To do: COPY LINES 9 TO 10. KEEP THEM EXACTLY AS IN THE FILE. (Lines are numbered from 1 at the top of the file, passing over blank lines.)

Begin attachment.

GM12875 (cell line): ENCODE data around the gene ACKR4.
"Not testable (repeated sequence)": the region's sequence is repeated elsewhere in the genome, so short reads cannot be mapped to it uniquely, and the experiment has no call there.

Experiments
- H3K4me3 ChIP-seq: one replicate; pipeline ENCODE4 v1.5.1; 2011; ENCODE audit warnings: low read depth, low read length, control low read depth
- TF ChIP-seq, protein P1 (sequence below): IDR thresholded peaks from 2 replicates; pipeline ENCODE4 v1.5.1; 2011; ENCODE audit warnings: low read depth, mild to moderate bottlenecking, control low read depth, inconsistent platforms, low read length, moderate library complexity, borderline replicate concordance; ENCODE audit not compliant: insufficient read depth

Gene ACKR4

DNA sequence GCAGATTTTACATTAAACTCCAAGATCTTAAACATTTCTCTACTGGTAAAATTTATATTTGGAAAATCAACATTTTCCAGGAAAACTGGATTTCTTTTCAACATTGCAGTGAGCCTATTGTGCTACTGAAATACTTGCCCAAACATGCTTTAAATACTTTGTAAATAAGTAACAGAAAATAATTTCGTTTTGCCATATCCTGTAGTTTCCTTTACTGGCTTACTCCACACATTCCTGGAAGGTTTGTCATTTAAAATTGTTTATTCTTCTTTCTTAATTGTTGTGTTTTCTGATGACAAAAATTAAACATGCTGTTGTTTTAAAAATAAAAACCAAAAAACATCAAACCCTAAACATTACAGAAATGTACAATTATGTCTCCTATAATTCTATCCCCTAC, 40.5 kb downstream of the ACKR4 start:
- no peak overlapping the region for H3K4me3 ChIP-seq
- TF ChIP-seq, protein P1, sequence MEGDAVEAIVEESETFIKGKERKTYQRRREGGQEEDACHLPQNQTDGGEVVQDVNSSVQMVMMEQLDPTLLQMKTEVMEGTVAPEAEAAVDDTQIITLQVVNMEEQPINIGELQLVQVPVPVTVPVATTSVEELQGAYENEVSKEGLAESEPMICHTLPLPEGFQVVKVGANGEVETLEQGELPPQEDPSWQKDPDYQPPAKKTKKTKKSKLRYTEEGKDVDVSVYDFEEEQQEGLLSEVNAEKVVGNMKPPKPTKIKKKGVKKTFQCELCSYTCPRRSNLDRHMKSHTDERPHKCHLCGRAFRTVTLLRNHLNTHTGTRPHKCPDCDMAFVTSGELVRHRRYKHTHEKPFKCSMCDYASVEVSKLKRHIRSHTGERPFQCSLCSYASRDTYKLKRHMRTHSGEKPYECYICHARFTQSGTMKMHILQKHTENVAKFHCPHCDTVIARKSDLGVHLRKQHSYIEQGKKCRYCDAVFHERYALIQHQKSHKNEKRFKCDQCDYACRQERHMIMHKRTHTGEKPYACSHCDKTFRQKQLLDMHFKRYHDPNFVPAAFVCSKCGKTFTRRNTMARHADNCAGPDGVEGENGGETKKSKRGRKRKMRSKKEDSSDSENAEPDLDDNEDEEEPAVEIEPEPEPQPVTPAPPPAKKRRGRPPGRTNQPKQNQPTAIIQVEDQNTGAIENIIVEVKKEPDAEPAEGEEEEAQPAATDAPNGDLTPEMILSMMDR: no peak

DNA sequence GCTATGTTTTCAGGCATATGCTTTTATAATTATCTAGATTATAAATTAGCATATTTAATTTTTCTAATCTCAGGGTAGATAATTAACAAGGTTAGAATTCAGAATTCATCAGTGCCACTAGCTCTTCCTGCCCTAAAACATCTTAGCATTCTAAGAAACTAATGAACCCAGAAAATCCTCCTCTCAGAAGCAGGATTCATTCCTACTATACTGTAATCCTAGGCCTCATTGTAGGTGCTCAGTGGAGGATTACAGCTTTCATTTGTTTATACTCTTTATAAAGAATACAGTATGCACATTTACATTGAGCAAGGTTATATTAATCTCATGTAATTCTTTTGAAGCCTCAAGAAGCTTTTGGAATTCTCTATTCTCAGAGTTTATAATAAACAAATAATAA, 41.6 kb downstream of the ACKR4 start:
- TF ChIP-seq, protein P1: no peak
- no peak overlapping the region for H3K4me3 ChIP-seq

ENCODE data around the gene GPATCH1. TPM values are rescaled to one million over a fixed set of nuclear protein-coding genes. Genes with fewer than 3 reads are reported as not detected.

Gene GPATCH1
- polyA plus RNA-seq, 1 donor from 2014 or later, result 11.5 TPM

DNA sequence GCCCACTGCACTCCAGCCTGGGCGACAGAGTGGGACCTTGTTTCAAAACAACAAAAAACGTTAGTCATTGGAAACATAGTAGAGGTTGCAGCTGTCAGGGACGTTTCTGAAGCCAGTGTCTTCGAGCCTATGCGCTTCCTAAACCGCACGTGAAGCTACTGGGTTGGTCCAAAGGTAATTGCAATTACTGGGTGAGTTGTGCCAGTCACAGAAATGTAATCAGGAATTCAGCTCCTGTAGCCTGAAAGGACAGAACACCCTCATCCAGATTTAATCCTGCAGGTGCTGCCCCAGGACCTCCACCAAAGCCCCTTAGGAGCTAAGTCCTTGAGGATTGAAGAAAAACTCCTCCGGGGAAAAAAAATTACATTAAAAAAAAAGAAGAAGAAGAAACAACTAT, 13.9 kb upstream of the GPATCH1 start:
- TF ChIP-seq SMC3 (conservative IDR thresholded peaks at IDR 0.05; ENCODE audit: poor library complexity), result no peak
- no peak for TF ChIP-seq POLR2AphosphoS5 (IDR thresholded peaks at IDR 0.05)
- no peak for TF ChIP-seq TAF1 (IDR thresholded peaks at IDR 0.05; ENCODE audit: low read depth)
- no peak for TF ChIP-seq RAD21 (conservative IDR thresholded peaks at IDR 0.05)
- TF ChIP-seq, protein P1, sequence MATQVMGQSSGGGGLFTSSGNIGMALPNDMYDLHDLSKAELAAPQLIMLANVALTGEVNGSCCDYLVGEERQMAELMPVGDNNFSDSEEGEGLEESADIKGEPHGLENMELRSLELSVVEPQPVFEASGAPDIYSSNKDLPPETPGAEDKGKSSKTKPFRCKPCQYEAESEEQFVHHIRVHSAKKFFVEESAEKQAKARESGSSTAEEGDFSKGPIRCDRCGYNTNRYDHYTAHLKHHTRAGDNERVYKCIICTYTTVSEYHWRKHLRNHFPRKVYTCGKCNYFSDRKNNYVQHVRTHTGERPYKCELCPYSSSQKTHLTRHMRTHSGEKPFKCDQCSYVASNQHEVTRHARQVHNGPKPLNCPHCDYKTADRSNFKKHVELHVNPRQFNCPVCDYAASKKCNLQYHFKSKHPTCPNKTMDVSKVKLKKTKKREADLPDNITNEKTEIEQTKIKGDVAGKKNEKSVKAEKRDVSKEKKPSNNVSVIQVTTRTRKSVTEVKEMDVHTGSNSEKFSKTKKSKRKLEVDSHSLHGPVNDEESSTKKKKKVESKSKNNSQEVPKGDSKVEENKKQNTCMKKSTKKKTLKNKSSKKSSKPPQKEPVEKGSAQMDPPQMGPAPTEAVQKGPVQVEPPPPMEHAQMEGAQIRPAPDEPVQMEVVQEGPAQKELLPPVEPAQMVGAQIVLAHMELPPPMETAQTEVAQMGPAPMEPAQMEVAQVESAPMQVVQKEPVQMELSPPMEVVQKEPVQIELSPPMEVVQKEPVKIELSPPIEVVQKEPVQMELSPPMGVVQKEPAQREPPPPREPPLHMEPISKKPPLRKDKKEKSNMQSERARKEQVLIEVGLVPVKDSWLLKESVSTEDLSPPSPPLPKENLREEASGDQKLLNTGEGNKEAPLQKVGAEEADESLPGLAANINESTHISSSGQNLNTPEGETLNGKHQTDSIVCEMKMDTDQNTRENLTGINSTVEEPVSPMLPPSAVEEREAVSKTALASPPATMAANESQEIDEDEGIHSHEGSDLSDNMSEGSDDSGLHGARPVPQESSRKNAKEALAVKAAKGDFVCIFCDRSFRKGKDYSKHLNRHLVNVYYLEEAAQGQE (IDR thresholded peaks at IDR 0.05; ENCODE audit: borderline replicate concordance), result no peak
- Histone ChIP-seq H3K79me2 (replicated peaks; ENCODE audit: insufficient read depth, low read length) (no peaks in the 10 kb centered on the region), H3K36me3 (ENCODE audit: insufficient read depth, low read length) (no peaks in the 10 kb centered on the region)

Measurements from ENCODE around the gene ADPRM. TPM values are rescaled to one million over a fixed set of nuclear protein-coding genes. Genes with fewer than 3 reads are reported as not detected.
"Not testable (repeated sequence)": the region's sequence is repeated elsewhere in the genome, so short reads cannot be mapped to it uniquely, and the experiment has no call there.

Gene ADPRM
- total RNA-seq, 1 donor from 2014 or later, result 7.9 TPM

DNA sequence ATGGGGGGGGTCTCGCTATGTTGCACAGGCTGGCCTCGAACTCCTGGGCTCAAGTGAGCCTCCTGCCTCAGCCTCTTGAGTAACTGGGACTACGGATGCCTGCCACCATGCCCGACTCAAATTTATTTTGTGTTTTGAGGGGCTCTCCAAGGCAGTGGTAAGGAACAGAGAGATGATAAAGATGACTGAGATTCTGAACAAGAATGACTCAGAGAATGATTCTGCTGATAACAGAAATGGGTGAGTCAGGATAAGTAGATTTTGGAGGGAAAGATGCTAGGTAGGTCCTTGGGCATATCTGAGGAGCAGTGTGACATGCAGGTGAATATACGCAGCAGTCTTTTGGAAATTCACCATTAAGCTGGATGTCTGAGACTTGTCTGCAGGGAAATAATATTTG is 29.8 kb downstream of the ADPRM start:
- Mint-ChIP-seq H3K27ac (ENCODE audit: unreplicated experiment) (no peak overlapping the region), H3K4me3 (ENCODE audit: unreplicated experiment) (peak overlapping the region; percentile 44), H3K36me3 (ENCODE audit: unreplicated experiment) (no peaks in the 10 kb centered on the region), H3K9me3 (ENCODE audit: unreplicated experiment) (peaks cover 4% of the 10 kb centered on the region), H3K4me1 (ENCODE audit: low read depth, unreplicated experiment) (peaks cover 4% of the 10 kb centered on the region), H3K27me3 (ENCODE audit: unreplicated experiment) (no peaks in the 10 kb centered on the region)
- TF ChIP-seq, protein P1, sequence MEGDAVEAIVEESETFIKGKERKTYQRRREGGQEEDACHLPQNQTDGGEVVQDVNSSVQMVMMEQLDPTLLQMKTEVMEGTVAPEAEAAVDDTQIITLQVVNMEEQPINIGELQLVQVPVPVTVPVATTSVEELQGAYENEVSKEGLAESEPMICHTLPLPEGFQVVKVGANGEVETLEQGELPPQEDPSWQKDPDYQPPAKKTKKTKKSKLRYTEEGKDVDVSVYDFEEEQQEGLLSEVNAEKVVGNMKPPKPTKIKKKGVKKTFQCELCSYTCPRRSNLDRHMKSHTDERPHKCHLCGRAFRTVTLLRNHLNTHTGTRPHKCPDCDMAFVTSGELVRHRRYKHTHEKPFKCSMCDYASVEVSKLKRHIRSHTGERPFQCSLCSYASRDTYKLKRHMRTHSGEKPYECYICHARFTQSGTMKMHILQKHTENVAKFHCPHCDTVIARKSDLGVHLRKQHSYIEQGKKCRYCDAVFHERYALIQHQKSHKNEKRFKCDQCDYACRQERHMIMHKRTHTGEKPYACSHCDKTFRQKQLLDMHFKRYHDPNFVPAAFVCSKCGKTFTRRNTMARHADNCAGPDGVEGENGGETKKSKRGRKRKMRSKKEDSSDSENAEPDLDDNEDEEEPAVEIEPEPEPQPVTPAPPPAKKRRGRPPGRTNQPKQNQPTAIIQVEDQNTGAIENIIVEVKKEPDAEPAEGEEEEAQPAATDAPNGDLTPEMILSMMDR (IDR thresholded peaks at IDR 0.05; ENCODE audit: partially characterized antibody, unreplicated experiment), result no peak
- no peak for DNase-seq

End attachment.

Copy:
- TF ChIP-seq, protein P1, sequence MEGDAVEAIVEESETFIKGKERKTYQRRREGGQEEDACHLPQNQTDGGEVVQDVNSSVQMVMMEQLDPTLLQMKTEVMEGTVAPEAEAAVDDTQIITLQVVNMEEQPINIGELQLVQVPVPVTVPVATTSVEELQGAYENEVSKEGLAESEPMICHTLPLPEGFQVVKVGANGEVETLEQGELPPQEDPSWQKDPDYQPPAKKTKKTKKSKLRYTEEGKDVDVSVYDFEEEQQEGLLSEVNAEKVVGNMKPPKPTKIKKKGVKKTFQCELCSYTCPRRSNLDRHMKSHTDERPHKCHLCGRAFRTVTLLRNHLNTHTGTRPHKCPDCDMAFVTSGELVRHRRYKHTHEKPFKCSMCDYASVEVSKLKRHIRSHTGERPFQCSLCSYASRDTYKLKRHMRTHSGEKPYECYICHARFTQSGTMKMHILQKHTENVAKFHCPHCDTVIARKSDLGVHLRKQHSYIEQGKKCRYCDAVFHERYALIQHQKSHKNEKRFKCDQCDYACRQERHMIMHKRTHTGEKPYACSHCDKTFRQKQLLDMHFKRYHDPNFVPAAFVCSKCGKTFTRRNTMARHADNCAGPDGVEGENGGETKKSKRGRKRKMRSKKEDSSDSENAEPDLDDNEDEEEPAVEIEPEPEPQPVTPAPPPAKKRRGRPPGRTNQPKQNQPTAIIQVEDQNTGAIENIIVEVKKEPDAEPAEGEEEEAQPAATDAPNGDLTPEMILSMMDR: no peak

DNA sequence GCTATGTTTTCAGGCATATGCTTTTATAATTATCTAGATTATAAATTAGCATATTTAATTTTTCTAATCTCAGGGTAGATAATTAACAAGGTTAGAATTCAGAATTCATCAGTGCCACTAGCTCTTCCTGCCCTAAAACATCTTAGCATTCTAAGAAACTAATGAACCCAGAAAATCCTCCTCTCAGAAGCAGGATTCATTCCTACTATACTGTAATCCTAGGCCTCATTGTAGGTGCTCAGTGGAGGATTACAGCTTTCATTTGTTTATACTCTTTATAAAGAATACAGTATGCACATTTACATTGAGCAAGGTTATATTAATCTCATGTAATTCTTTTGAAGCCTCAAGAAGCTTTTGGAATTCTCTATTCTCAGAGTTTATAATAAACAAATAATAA, 41.6 kb downstream of the ACKR4 start: